- Debt levels remain high
- HCA, Kinder Morgan do well
- Five of top 10 are public again
One of the most successful companies is also one of the largest: HCA Inc., the big hospital operator. Taken private in November 2006 by a group led by Bain Capital Inc., Kohlberg Kravis Roberts & Co. and Merrill Lynch Global Private Equity, the Nashville, Tenn.-based company went public in March 2011, and has managed to whittle its debt load down to 4.4x EBITDA, compared to 6.2x EBITDA the year it went private. Sources told Thomson Reuters LPC this month that HCA is asking lenders to extend a minimum of $500 million of the company’s existing term debt by up to four years.
At the other extreme, First Data Corp. has actually lost ground, its debt load growing to 8.0x EBITDA from 7.8x EBITDA at the end of 2007, when it was taken private by KKR. The Atlanta-based payment processor has been hit by rising network fees, a result of financial reform legislation, even though its revenue has been growing.
Broadcaster Clear Channel Communications Inc. had the heaviest debt burden in our roundup, 10x EBITDA as of Dec. 31. The San Antonio-based company, backed by Bain Capital Partners and Thomas H. Lee Partners, announced a complex, $1.25 billion debt deal in February in which an indirect subsidiary would float notes and proceeds would be used to repay some of the parent’s debt.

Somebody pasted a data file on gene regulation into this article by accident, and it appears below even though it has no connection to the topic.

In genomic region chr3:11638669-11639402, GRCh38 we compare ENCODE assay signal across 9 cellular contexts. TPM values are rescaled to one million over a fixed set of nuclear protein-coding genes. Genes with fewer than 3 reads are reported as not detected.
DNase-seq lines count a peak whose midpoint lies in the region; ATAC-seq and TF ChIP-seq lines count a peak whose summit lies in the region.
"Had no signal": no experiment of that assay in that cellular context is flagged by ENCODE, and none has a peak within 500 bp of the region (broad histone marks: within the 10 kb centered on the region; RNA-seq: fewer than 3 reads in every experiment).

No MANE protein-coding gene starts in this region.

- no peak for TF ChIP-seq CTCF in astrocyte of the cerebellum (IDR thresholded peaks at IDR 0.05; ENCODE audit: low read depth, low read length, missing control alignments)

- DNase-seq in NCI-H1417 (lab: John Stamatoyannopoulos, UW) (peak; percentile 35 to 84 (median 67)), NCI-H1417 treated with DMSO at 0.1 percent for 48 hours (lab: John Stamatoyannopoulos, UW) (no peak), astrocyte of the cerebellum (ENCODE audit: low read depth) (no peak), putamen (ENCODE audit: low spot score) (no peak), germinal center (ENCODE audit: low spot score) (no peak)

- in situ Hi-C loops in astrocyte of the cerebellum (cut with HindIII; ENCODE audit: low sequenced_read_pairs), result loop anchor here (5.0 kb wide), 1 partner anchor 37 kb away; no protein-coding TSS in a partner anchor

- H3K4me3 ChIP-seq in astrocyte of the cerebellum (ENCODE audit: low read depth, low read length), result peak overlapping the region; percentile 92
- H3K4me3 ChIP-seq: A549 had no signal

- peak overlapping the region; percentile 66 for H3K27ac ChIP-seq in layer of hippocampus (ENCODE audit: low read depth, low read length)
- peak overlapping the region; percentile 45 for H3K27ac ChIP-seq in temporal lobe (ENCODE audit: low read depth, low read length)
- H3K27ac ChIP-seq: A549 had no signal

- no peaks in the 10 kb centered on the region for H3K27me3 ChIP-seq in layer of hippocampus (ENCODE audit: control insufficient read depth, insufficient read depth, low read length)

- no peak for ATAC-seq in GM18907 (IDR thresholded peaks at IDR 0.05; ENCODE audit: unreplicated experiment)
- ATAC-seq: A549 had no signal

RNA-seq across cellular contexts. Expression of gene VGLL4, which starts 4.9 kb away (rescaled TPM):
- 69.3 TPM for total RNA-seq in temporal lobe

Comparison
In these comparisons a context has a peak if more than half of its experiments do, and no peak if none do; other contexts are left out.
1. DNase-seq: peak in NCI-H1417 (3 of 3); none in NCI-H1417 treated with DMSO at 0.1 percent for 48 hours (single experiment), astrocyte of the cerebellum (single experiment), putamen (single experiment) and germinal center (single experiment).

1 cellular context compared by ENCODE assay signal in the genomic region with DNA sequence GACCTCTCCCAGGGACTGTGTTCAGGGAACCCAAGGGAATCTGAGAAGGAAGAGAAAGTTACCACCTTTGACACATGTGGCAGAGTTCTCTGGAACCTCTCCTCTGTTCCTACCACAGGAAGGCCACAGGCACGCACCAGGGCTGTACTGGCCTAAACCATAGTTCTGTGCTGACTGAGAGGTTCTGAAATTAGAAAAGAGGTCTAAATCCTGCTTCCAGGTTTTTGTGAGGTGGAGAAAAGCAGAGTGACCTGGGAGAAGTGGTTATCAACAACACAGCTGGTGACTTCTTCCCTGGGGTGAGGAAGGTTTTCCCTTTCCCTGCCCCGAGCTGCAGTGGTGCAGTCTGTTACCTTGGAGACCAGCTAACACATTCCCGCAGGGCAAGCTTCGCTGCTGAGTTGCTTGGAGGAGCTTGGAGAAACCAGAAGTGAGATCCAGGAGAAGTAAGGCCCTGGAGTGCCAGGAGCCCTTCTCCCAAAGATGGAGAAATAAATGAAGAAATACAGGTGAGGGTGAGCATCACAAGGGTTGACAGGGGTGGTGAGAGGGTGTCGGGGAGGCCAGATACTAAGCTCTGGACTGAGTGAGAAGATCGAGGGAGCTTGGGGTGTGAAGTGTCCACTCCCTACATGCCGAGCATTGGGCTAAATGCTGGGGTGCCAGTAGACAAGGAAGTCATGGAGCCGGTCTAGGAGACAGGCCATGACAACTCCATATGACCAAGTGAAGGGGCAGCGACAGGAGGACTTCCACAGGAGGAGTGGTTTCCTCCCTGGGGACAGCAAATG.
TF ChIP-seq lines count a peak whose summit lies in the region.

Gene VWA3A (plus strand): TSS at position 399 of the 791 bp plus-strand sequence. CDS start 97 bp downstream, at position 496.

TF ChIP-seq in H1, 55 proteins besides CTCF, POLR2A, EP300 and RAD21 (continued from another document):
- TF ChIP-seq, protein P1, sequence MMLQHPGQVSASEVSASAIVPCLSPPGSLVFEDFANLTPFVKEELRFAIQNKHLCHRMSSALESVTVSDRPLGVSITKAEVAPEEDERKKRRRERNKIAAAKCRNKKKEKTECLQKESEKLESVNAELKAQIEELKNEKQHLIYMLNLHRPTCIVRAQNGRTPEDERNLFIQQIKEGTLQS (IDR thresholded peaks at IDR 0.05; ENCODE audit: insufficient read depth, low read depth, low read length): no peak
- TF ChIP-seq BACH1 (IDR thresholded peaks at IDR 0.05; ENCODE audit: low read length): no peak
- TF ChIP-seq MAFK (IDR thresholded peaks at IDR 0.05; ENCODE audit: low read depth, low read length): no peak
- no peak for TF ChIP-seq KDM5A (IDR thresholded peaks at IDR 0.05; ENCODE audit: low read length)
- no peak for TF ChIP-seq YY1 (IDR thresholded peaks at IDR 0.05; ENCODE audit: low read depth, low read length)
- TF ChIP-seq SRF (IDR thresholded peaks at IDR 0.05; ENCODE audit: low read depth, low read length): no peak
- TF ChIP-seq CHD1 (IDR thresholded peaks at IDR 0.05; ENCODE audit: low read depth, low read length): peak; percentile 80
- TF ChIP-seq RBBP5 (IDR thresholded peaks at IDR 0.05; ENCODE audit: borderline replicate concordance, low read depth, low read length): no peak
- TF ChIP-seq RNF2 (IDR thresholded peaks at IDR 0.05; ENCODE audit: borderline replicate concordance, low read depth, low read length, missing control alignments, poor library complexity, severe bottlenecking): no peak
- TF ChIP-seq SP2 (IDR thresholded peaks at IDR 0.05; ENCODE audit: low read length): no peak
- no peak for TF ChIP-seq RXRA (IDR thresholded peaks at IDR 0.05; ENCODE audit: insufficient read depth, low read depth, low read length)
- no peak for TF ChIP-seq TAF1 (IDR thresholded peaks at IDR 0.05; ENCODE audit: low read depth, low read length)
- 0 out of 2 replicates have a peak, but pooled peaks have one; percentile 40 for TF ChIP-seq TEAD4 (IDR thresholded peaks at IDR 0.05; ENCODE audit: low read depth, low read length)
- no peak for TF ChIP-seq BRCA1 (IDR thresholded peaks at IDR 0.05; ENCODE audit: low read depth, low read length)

And the gas pipeline company Kinder Morgan is probably the strongest among these 10 large companies. As of year-end, the Houston company, which was taken private in May 2007 by a group including Goldman Sachs Capital Partners, American International Group, The Carlyle Group and Riverstone Holdings, had a debt load that was only 0.8x EBITDA. And earlier this year, Kinder Morgan engineered a controversial acquisition of in-state rival El Paso Corp., spinning off some of El Paso’s unwanted assets to a group led by Apollo Global Management LLC.
A word about our methodology: We used Thomson Reuters data to identify the largest deals by U.S. sponsors. These mostly occurred in the 2006-2008 period. We excluded deals that were primarily about real estate, as well as certain foreign deals where the targets do not file documents with U.S. regulators and those in which the target had been sold to a strategic buyer. We then used Securities and Exchange Commission documents to determine long-term debt and EBITDA (in many cases adjusted EBITDA) for the companies, for the most recent filing year, typically Dec. 31, 2011, and for the first year after they went private, when they first took on their LBO debt.
One other company that we excluded was RJR Nabisco, a $30 billion deal from 1989. That transaction, completed by KKR and immortalized in the book Barbarians At The Gate, still shows up as the No. 3 buyout deal in history.